Uncon(queer)ed

Unsettled Settler

I’m not ashamed of disclosing my sexual orientation anymore. I now can confidently take my girlfriend’s hand and kiss her in public and no longer tremble when someone condemns me, saying I’m going to hell or calls me a bull dyke.
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The food chain

Being in Greek life should be an opportunity to surround yourself with people you connect with — a way to spend time outside of school doing things you enjoy. I chose my sorority because I loved the company of so many women in the house, and I still do. But spending my weekends in houses full of strangers, waiting for the party to end made being in Greek life feel more like a job I paid to participate in than the inclusive community I had hoped for.
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Decoding slut-shaming

Cracking the Code Ceiling

It didn’t matter that these girls were brilliant creators selected into the startup incubator for the projects they had led. To the men around me, they were simply sexual objects, with worth directly esteemed from their attractiveness rather than their technical abilities.
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New house rules

A Greek Tragedy

Living in a sorority began to feel like taking one step toward adulthood and then three steps back. Looking back now, I could never imagine myself in a house where my male friends were banned from my room after 10, and I was subject to an overbearing housing contract. To me, it felt like in order to assure that no girls broke Panhellenic trust, we were simply not given any trust to begin with.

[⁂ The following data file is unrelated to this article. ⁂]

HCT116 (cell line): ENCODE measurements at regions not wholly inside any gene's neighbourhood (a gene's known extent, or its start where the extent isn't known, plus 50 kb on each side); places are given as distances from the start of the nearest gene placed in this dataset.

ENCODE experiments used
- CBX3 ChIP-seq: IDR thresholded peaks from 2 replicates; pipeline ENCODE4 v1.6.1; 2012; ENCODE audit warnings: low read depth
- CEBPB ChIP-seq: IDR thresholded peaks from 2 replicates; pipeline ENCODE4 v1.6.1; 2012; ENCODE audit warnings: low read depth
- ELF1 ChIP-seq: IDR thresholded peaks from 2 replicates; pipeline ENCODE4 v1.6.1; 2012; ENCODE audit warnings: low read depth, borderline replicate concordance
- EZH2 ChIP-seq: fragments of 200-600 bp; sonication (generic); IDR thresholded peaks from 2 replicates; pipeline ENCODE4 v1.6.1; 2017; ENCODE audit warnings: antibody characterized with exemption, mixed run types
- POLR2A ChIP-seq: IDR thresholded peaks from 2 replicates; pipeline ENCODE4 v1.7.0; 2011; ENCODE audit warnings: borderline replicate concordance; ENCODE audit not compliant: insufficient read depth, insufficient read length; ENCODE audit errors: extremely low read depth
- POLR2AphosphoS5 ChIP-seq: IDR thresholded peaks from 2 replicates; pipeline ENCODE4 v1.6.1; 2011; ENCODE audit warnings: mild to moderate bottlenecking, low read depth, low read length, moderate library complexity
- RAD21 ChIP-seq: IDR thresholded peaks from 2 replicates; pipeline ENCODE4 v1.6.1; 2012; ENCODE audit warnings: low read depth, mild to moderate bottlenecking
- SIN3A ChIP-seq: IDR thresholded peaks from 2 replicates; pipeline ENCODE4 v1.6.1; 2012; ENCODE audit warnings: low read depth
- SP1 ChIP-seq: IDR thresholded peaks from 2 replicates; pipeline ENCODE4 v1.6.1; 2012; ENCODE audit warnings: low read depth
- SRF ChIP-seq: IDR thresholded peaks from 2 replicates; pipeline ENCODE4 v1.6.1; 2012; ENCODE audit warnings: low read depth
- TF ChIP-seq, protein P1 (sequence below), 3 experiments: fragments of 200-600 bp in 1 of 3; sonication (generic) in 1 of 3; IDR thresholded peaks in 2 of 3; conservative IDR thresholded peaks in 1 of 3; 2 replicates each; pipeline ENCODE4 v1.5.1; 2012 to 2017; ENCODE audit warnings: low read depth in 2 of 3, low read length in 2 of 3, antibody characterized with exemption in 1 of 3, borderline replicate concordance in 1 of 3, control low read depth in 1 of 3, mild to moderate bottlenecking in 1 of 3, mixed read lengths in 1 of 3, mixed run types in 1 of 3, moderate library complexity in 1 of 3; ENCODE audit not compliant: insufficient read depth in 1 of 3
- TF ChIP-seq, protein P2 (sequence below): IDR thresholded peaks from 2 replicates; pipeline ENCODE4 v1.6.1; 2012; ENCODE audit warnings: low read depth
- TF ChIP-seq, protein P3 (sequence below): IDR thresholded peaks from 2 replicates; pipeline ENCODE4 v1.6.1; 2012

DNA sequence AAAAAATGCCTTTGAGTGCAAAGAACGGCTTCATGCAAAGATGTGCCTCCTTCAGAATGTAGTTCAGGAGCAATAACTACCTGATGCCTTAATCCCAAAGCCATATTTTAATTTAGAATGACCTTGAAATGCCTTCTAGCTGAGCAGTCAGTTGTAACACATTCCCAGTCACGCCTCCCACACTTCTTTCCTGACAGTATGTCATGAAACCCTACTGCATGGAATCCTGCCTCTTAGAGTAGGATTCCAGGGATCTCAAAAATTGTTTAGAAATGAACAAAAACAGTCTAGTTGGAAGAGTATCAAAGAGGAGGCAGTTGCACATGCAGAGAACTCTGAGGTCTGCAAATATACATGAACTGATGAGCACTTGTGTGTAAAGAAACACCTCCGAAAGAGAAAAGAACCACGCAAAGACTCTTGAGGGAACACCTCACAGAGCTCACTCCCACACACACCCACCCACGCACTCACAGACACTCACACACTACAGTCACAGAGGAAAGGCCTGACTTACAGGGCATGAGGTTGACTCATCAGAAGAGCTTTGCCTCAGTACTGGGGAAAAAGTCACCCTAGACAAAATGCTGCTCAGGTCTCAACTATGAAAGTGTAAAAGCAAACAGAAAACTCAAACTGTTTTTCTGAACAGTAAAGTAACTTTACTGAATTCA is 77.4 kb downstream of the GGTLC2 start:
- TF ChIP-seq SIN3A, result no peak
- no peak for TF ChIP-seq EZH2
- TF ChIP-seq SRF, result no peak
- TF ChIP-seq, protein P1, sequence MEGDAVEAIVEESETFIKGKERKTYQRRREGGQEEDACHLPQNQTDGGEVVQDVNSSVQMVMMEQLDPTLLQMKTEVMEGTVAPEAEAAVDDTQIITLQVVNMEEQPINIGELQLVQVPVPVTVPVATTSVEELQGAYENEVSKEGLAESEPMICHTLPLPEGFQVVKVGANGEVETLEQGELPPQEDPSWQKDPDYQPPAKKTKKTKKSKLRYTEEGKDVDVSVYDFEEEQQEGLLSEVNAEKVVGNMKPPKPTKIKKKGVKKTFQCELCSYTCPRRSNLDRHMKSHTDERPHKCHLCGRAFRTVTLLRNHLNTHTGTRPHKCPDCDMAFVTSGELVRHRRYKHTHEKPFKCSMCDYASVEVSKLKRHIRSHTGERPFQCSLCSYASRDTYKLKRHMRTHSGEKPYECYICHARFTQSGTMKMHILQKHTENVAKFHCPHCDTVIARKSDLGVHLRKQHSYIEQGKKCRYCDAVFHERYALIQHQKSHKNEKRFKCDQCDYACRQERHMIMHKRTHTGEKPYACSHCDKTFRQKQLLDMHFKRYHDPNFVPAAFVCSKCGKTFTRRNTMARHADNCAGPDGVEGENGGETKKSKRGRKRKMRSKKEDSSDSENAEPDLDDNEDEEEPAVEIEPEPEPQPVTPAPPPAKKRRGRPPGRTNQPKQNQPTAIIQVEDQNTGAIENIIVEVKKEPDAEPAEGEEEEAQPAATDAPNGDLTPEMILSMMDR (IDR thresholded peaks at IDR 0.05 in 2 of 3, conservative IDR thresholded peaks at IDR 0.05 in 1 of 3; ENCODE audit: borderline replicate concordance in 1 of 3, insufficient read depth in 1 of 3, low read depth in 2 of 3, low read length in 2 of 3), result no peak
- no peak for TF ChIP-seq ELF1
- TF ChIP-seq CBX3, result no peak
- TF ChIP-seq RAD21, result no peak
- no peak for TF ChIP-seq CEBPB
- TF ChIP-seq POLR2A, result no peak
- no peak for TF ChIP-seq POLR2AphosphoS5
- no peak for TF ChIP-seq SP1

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A female network

Cracking the Code Ceiling

Laughing with friends in seminar as we talked about the importance of self-care, cheering as Ruth Bader Ginsburg came on screen as we all watched “On the Basis of Sex” and planting flowers in our community garden were always the highlights of my week. They reminded me of everything good when it felt like things were going wrong, assuring me of my place in STEM when the intensity of Berkeley CS made me doubt my competence.
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A sorority girl in the making

A Greek Tragedy

Weeks before I left for California, I spent my afternoon researching UC Berkeley and what clubs and societies there were to get involved in. Pictures of sorority houses and sisterhood events flooded my webpage, and it seemed to me like sororities were so essential to the American college experience.
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Toxic stress culture

Cracking the Code Ceiling

“He hasn’t showered for days!” my friend exclaimed. She was telling me about a computer science student she had seen when she had visited her sister at UC Berkeley. He sat on her sister’s apartment floor, eating leftover pizza. He had been there for days, working on the same problem
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Color blind-ed

Unsettled Settler

I will no longer allow white supremacy to control my life and will continue to be a critic of its different manifestations. I will continue to decolonize myself by changing old attitudes and habits. Ultimately, ethnic studies fundamentally changed the way I view the world. It empowered me by showing me how I was being oppressed and how I was oppressing others.
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Check your code

Cracking the Code Ceiling

Over the years, I’ve learned to fully embrace myself as a coder regardless of the sexist stereotypes forcing me into a box I can never fill. I refuse to be silenced by those who distrust my coding abilities as a woman in STEM.
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